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What constitutes "well rotted" manure?

Afternoon, I can easily access horse manure, but possibly only the fresh stuff! How long would I need to keep it until it's well rotted and ok for plants? Can I keep it in a plastic bag??

Posts

  • raisingirlraisingirl Posts: 7,079
    About 6 months, ideally, although it depends a bit whether it's got a lot of straw in it or not. It's better covered but not wrapped
    Gardening on the edge of Exmoor, in Devon

    “It's still magic even if you know how it's done.” 
  • philippasmith2philippasmith2 Posts: 3,671
    Once it no longer smells strongly is also a guide. Some stables use sawdust as opposed to straw but either way, @raisingirl is right - covered but not bagged  :)
  • CrazybeeladyCrazybeelady Posts: 775
    My friend's horse is on straw but I could take it straight from his field to avoid that! Thanks both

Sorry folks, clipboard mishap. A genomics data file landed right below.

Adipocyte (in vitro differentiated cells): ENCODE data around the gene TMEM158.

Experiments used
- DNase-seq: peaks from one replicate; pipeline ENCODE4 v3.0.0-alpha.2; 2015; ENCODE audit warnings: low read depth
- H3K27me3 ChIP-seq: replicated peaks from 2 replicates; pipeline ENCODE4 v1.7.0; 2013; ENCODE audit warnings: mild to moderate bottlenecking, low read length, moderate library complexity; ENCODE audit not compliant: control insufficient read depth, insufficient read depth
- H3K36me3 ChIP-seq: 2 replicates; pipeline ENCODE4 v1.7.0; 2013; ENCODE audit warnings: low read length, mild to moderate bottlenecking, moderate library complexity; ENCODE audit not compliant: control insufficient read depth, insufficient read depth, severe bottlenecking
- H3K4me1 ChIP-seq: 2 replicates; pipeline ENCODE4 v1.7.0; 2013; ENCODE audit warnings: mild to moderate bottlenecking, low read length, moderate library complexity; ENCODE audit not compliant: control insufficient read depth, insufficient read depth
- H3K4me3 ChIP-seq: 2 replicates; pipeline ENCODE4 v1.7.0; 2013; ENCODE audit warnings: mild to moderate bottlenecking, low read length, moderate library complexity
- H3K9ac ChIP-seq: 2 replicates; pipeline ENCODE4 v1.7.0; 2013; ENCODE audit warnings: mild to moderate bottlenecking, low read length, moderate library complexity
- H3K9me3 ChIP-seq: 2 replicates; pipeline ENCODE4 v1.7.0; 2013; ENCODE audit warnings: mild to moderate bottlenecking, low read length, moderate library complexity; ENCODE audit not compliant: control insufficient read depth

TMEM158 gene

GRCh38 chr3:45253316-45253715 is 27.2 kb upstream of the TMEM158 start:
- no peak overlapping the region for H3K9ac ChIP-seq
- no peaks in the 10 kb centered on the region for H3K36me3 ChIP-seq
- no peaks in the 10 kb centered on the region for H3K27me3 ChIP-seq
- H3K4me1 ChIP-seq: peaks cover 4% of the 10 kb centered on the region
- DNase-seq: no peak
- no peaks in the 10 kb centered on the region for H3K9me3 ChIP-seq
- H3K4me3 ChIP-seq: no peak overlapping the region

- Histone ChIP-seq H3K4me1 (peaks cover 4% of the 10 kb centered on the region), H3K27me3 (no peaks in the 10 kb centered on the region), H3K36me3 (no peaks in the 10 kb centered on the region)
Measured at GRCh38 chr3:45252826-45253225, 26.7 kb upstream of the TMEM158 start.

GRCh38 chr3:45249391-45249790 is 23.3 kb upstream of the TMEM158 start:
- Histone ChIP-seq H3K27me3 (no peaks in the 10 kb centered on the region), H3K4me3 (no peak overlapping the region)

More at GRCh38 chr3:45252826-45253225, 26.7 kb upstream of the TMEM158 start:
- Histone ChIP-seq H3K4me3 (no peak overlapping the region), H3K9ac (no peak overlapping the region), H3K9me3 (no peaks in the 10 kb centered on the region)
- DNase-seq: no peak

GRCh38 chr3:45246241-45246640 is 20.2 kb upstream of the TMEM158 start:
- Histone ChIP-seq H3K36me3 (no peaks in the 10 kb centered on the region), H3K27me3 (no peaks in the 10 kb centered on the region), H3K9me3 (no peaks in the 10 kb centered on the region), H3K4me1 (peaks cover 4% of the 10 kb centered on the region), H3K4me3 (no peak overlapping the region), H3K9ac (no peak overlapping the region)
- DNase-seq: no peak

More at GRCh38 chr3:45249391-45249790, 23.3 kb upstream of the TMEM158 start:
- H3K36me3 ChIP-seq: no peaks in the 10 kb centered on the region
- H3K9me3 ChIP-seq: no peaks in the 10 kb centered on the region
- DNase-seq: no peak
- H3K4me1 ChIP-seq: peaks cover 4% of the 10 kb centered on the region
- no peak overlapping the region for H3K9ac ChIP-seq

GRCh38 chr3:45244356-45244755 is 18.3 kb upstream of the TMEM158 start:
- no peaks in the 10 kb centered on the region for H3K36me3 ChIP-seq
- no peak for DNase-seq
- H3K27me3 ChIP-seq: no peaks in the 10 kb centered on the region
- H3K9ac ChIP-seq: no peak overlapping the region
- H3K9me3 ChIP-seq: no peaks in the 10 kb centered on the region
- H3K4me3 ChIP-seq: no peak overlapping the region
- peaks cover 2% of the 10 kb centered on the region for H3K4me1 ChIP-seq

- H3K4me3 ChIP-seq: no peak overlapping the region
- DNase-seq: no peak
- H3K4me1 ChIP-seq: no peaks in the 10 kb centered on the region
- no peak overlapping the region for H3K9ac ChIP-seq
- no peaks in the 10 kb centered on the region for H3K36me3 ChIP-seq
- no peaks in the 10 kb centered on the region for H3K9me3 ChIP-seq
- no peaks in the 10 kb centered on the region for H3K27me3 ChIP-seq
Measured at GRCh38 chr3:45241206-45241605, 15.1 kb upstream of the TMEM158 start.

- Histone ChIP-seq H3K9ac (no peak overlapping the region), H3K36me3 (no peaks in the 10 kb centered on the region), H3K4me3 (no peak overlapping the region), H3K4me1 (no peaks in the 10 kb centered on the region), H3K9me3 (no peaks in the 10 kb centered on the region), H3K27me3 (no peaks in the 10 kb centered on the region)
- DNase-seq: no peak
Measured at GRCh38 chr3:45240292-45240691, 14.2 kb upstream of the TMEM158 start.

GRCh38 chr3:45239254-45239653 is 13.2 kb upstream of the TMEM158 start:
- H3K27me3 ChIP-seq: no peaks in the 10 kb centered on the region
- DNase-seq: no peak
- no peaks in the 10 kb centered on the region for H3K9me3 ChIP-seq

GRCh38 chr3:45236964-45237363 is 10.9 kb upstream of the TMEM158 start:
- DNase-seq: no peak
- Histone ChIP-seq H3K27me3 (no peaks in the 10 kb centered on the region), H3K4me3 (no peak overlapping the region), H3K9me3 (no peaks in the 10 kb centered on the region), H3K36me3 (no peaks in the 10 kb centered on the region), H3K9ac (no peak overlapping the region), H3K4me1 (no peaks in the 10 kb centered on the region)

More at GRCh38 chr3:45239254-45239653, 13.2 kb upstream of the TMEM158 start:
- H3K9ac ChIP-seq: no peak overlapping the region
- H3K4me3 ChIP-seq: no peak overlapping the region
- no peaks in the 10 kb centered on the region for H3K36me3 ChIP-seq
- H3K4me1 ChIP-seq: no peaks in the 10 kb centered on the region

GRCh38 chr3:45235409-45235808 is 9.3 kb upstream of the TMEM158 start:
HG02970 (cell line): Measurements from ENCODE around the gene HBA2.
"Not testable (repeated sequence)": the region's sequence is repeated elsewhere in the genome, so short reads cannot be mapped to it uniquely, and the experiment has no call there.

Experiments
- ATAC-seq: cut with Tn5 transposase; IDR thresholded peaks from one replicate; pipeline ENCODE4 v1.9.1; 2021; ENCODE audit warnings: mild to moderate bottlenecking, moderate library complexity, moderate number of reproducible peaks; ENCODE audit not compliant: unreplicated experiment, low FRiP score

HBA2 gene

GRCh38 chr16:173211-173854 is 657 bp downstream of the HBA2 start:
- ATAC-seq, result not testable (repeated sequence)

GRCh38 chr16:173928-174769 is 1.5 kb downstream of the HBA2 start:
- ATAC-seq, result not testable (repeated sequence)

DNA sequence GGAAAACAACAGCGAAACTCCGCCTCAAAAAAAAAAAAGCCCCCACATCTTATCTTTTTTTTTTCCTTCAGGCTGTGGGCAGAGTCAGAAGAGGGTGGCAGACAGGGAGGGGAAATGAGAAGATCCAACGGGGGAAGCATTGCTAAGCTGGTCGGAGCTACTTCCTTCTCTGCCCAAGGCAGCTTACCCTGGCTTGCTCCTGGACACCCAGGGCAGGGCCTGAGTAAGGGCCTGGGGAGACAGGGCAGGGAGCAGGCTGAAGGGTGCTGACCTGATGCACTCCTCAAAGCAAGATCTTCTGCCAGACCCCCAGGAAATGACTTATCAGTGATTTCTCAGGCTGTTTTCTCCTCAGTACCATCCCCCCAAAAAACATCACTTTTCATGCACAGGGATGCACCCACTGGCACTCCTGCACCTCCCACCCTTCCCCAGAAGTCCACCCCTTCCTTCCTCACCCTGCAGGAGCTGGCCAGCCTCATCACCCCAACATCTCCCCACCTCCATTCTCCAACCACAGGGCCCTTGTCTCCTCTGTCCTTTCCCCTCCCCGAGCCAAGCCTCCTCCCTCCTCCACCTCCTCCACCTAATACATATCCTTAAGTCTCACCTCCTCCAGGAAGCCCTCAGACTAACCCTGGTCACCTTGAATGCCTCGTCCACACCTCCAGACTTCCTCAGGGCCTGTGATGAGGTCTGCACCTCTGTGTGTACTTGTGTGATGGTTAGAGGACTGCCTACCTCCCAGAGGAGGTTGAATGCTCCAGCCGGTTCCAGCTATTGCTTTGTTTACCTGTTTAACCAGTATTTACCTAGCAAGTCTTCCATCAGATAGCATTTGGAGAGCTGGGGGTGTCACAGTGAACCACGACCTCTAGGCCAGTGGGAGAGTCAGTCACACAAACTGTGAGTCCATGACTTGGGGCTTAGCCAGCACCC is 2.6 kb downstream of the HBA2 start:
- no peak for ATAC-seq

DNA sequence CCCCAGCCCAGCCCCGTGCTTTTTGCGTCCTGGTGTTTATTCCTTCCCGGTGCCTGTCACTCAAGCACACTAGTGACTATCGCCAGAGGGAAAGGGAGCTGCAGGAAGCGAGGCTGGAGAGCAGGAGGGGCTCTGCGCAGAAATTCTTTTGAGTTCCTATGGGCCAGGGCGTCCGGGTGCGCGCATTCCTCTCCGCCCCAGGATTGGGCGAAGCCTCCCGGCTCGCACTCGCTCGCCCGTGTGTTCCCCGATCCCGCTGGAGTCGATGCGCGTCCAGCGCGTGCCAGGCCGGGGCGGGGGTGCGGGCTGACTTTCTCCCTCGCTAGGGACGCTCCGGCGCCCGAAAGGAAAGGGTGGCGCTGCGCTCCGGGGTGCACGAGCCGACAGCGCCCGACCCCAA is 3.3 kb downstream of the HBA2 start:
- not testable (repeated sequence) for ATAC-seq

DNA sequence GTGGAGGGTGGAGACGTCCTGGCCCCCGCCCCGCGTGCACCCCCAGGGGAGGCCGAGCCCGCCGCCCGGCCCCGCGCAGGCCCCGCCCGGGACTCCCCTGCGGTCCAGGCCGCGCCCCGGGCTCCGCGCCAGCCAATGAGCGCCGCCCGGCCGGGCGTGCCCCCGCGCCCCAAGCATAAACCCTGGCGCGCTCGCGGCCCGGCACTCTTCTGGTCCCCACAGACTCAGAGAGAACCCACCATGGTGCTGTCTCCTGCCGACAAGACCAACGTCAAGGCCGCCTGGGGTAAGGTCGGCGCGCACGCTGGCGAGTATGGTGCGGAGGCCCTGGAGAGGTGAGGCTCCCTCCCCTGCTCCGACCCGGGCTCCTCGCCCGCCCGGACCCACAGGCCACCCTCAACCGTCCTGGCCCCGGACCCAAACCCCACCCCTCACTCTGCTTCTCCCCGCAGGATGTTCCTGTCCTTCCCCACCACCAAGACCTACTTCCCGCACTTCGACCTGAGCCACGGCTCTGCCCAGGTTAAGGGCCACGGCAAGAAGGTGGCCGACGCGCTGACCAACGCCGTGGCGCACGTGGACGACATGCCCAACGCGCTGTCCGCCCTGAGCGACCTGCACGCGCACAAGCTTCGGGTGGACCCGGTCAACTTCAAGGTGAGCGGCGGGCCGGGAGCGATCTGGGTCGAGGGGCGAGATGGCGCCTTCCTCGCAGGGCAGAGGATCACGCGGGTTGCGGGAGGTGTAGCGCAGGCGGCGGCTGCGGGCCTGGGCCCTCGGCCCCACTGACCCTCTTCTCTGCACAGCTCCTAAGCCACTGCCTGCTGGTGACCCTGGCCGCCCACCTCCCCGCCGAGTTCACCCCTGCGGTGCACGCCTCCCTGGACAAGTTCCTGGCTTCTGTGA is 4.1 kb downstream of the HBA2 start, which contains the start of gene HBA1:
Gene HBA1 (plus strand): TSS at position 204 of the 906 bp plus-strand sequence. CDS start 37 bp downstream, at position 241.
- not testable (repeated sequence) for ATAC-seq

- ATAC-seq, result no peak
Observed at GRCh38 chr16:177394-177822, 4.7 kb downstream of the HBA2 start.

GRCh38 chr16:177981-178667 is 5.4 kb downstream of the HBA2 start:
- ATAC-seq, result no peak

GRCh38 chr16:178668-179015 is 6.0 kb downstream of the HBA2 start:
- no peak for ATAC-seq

• NollieNollie Posts: 7,511
    The manure with straw, presumably from a stable or field shelter, would also have urine to add nitrogen to the mix and is more potent than collected field droppings. Stable manure I would let rot for at least 6 months but probably a full year. Whatever it is or how long you leave it, keep away from the stems and crowns of plants when you spread it around.
    Mountainous Northern Catalunya, Spain. Hot summers, cold winters.
  • PosyPosy Posts: 3,601
    The straw mix is the best and breaks down faster than just piles of poo from the field, which is better mixed with your own garden compost and allowed to rot down. It's done when it smells earthy and pleasant and you can no longer identify the original ingredients.
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